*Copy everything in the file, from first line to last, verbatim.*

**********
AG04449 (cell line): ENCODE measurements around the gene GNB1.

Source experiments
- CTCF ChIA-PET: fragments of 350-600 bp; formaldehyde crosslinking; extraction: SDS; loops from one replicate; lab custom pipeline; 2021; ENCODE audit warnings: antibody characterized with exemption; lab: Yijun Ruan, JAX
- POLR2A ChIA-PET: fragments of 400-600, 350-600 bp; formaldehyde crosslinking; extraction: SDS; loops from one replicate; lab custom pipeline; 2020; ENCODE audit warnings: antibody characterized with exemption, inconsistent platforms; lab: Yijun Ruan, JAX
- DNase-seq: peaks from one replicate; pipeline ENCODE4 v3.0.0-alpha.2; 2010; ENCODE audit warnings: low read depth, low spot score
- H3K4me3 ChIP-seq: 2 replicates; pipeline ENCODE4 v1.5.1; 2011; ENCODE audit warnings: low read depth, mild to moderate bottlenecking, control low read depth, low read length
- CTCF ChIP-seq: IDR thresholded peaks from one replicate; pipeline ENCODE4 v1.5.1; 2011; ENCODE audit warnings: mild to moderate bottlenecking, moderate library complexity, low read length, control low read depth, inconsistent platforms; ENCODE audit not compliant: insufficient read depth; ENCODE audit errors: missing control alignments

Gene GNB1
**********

AG04449 (cell line): ENCODE measurements around the gene GNB1.

Source experiments
- CTCF ChIA-PET: fragments of 350-600 bp; formaldehyde crosslinking; extraction: SDS; loops from one replicate; lab custom pipeline; 2021; ENCODE audit warnings: antibody characterized with exemption; lab: Yijun Ruan, JAX
- POLR2A ChIA-PET: fragments of 400-600, 350-600 bp; formaldehyde crosslinking; extraction: SDS; loops from one replicate; lab custom pipeline; 2020; ENCODE audit warnings: antibody characterized with exemption, inconsistent platforms; lab: Yijun Ruan, JAX
- DNase-seq: peaks from one replicate; pipeline ENCODE4 v3.0.0-alpha.2; 2010; ENCODE audit warnings: low read depth, low spot score
- H3K4me3 ChIP-seq: 2 replicates; pipeline ENCODE4 v1.5.1; 2011; ENCODE audit warnings: low read depth, mild to moderate bottlenecking, control low read depth, low read length
- CTCF ChIP-seq: IDR thresholded peaks from one replicate; pipeline ENCODE4 v1.5.1; 2011; ENCODE audit warnings: mild to moderate bottlenecking, moderate library complexity, low read length, control low read depth, inconsistent platforms; ENCODE audit not compliant: insufficient read depth; ENCODE audit errors: missing control alignments

Gene GNB1